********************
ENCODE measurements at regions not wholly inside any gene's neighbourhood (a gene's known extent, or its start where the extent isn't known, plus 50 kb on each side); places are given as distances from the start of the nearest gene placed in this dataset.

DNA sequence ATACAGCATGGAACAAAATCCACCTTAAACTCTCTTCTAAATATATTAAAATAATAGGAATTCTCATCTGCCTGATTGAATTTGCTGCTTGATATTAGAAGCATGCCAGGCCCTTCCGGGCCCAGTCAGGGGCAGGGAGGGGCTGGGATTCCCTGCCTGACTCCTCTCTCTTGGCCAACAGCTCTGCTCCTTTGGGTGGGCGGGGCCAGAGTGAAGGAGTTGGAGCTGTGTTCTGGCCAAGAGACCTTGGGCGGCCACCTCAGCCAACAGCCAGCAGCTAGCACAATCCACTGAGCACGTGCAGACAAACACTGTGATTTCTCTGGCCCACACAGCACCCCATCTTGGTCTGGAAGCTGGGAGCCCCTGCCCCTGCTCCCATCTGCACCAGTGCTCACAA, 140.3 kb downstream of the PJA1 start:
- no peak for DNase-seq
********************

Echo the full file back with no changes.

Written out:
ENCODE measurements at regions not wholly inside any gene's neighbourhood (a gene's known extent, or its start where the extent isn't known, plus 50 kb on each side); places are given as distances from the start of the nearest gene placed in this dataset.

DNA sequence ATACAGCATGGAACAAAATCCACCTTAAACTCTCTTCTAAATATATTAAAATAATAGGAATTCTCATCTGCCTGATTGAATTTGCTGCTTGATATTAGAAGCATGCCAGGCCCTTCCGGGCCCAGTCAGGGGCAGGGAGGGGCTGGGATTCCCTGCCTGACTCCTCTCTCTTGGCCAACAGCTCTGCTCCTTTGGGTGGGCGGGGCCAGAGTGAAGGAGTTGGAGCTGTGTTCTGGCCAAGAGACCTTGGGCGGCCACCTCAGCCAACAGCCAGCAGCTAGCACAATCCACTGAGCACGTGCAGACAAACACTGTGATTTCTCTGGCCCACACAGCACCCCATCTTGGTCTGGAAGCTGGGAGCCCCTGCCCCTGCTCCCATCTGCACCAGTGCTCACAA, 140.3 kb downstream of the PJA1 start:
- no peak for DNase-seq